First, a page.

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ENGLISH CLASS — With school back in session, high school students all across the United States are reading numerous classic books in their English classes. Here are four terrific film adaptations of commonly assigned books or plays so you can watch the literature come alive or get a quick synopsis of the reading that you did not do (kidding, of course).
In “The Hiding Place,” Corrie ten Boom is a middle-aged woman in Holland who decides to protect and hide her Jewish neighbors from the Nazis in a secret room in her home. When news of her heroics reach Nazi ears, Corrie and her family are sent to a concentration camp. Amidst deep evil, Corrie finds peace and the will to survive in her Christian faith. But can she forgive those who did horrible things to her and many people that she loves? “The Hiding Place” is a powerful autobiography, as is the film adaptation, about the power of hope and the healing power of forgiveness.
In “The Giver,” Jonas is a young man who lives in an “ideal” world without pain and suffering. When he becomes of age, however, Jonas learns from a mysterious man named “The Giver” who unfolds to Jonas the secrets of the community’s past. What Jonas is forced to do with this knowledge is where the book and the movie get especially interesting. If your teacher assigns you “The Giver,” be prepared for a good dystopian novel and film.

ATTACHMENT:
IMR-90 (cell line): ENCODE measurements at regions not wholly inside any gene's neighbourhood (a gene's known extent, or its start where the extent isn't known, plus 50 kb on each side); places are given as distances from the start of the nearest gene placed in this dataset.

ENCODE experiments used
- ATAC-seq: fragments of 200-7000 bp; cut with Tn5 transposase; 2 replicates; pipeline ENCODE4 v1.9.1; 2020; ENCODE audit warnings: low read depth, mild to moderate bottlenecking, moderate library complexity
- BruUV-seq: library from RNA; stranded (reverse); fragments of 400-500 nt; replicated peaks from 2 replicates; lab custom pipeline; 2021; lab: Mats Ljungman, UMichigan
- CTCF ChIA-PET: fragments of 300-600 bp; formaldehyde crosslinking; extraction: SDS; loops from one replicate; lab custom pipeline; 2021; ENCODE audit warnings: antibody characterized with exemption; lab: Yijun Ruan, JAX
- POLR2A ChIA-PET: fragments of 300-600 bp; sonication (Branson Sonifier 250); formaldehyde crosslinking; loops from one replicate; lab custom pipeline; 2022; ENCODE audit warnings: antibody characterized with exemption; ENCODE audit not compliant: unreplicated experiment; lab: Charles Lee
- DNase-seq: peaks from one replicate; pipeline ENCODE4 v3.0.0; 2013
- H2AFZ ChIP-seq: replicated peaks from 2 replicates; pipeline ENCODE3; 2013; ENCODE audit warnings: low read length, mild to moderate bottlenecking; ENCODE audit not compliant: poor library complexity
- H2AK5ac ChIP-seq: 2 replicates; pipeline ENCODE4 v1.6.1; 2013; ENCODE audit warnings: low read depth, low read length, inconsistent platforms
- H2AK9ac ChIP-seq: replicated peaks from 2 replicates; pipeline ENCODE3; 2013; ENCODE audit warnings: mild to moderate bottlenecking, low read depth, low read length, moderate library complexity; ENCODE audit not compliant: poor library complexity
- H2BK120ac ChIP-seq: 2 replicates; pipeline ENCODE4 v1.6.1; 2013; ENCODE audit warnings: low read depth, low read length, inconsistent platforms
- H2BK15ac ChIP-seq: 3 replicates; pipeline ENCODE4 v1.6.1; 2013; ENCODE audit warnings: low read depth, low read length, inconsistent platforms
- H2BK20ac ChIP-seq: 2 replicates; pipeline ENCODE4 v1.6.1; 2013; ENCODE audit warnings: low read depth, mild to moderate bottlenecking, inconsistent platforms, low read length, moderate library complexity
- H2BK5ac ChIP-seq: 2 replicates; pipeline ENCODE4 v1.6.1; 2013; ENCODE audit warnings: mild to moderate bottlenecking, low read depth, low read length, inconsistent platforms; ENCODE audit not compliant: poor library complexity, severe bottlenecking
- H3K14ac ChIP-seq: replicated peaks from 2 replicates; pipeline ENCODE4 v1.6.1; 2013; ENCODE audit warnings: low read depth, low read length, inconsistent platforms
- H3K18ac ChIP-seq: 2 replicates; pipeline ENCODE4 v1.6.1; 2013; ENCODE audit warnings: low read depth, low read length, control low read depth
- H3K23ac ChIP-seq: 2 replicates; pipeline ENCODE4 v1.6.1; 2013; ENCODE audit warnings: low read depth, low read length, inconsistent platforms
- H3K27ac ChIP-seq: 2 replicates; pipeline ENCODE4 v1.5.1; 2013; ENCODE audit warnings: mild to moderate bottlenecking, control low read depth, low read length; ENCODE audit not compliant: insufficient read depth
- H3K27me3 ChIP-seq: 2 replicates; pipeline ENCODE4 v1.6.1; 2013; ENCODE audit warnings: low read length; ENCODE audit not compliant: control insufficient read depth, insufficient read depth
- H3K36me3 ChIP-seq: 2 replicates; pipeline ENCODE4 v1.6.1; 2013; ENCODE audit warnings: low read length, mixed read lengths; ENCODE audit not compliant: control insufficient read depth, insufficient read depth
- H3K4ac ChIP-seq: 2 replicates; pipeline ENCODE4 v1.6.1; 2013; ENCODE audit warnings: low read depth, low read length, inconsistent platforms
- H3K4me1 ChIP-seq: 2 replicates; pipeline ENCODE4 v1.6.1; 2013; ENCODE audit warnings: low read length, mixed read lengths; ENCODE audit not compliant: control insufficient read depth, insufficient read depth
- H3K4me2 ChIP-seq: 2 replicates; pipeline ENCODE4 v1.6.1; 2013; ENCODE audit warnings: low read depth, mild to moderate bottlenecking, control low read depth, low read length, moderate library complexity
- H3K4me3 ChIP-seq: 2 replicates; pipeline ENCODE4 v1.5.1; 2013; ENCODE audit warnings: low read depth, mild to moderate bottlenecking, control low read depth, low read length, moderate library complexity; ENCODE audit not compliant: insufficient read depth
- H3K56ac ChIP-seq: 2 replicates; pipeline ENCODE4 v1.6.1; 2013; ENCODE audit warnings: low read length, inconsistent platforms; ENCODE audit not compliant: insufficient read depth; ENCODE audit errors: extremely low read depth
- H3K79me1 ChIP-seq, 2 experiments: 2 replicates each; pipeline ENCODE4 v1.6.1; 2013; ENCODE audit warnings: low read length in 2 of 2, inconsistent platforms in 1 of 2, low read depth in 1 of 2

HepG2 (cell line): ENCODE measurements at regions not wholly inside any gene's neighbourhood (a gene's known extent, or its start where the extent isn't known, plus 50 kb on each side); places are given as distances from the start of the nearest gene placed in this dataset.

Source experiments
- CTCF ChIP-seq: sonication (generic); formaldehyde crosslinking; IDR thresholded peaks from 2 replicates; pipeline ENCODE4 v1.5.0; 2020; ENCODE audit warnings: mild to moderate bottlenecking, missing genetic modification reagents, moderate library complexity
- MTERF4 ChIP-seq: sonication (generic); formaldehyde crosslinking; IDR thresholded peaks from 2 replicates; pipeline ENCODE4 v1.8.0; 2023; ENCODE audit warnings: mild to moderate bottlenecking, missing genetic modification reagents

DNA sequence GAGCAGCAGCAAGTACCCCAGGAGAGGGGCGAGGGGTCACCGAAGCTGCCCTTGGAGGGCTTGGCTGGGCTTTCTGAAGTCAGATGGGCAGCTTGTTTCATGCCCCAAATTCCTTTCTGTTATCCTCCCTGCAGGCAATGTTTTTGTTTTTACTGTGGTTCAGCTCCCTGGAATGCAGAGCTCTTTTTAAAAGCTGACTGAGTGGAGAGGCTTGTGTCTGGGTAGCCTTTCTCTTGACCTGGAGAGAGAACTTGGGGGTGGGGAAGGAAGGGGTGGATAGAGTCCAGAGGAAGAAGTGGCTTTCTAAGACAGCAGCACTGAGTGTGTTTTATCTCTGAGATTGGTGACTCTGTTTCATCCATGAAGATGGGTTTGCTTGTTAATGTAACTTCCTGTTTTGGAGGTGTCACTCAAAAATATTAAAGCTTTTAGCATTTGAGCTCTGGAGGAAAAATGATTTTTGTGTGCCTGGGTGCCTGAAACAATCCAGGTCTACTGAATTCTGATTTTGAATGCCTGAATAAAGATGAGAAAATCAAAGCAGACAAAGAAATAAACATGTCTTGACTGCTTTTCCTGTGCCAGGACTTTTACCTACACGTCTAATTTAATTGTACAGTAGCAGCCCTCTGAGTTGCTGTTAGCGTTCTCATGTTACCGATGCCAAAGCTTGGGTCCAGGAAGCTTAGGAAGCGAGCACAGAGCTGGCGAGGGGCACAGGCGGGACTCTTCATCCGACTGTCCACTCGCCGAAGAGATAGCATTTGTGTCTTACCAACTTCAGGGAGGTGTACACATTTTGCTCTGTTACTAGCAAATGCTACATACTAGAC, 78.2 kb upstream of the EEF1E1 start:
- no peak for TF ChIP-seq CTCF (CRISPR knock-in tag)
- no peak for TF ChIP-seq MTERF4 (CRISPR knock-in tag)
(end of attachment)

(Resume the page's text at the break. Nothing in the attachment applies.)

In “To Kill a Mockingbird,” Atticus Finch is a well-respected lawyer in 1930s Alabama. Finch’s reputation comes under a serious threat, however, when he decides to represent an African-American man named Tom Robinson who is accused of rape. The novel by Harper Lee was an important book in the 1960s that won the Pulitzer Prize. The film, starring the ever-charismatic Gregory Peck, is also powerful and thought-provoking.
Arguably one of Shakespeare’s greatest plays, “Hamlet” is a classic tale of the destructive power of revenge. While the play has received numerous theatrical and film treatments, perhaps the best of all is Kenneth Branagh’s take in 1996. To earn extra points in your English class, watch and read “Hamlet” and try to pick up on religious and other themes throughout the play and film.
What are your favorite classic book-to-film adaptations?
Dylan Cannon is a regular KSL.com contributor and can be reached by email at email@example.com or via Twitter @DylanCannon11.